The **piriform curve** (also called the *peg-top curve* or *pear-shaped quartic*) is a teardrop-shaped family of curves given by the Cartesian equation

- a
^{4}y^{2}= b^{2}x^{3}(2a – x)

where the curve’s midline lies on the x-axis and

- y = (o, ±b) for x = a.

The area of a pirifrom is the same as the area of an ellipse with semiaxes a and b [1].

It can also be described by the algebraic equation

- x
^{4}– 2ab^{2}x^{3}+ a^{4}y^{2}= 0

or the parametric representation

- x = a (1 + sin
*t*) and y = b cos*t*(1 + sin*t*).

This famous curve, which is symmetric about the x-axis, is named after the Latin *pirum *“pear” and appears in many places in nature including some birds eggs, seeds, and part of the human nasal passage.

The piriform was first studied by French mathematician Gaston Albert Gohierre de Longchamps in 1866 [2].

## Construction of the Piriform Curve

The piriform curve can be constructed as follows: Given a point A on the circumference of a circle and a line L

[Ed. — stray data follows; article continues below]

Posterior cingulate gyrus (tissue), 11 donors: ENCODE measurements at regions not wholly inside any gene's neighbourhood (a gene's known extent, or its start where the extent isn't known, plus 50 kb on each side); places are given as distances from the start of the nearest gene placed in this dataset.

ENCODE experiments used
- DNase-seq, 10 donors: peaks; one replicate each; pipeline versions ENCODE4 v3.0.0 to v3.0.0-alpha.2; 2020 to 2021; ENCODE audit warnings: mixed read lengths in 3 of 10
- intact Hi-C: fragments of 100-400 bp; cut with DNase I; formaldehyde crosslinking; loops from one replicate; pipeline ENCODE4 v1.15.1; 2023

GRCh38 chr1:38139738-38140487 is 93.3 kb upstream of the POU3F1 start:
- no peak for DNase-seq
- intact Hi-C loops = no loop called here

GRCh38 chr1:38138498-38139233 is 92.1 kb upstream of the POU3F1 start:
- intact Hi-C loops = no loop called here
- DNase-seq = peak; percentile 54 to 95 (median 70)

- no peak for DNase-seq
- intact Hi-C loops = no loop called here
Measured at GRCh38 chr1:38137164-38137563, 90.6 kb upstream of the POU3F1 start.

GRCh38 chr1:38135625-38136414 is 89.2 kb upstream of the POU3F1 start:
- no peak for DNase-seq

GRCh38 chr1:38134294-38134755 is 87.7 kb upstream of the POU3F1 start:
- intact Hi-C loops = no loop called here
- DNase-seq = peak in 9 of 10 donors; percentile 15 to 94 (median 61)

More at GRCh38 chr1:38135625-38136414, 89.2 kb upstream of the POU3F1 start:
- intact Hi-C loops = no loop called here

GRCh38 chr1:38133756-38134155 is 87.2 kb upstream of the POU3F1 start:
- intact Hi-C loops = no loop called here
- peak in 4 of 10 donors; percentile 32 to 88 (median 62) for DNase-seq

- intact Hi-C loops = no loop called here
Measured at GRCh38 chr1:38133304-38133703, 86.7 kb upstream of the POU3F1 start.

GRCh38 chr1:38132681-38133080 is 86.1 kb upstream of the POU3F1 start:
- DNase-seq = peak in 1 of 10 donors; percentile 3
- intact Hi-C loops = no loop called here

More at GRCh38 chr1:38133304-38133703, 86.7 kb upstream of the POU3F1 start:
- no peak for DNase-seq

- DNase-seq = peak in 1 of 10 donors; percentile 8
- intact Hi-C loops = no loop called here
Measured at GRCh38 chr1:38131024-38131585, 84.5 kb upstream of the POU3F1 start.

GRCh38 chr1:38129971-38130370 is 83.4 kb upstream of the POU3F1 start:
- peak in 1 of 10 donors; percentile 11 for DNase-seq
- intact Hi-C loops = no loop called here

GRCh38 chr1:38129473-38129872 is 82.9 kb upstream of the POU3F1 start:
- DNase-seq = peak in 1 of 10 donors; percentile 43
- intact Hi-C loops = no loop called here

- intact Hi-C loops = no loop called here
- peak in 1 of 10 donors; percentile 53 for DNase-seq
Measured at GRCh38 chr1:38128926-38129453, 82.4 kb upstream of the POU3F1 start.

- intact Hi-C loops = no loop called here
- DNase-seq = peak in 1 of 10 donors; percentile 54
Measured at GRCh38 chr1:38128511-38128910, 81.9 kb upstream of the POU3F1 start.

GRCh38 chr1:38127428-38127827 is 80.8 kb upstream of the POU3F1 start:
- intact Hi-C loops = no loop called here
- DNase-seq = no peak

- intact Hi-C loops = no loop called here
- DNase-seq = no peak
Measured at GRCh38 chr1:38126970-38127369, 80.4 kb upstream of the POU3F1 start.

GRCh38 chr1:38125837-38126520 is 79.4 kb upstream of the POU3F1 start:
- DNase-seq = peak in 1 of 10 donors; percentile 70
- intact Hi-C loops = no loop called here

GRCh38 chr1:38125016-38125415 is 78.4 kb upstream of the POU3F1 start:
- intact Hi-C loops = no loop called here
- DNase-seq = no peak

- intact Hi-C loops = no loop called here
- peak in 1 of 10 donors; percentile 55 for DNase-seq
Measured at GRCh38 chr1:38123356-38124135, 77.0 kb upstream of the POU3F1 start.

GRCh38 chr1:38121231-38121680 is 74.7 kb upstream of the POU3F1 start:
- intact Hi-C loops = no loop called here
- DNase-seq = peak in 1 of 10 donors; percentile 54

_{1}perpendicular to the diameter through point A:

- Draw a line through point A that crosses L
_{1}in point B.

Draw a second line, L_{2}, perpendicular to L_{1}, intersecting the circle at point C. - Draw a third line L
_{3}, perpendicular to L_{2}through point C and intersecting line L in point P.

The piriform curve is the locus of P for all possible lines L_{n} [2].

## Piriform Curve Derivatives

for the parametric representation x = a (1 + sin*t*) and y = b cos*t* (1 + sin*t*), the derivatives are:

## References

Top image: Mike Williams,

[1] Unger, J. How Wasanka Did Integration: The Case of the Japanese Wedge. Sangaku Journal of Mathematics (SJM). Volume 5 (2021), pp. 43–55.

[2] Cole, D. Playing with Dynamic Geometry.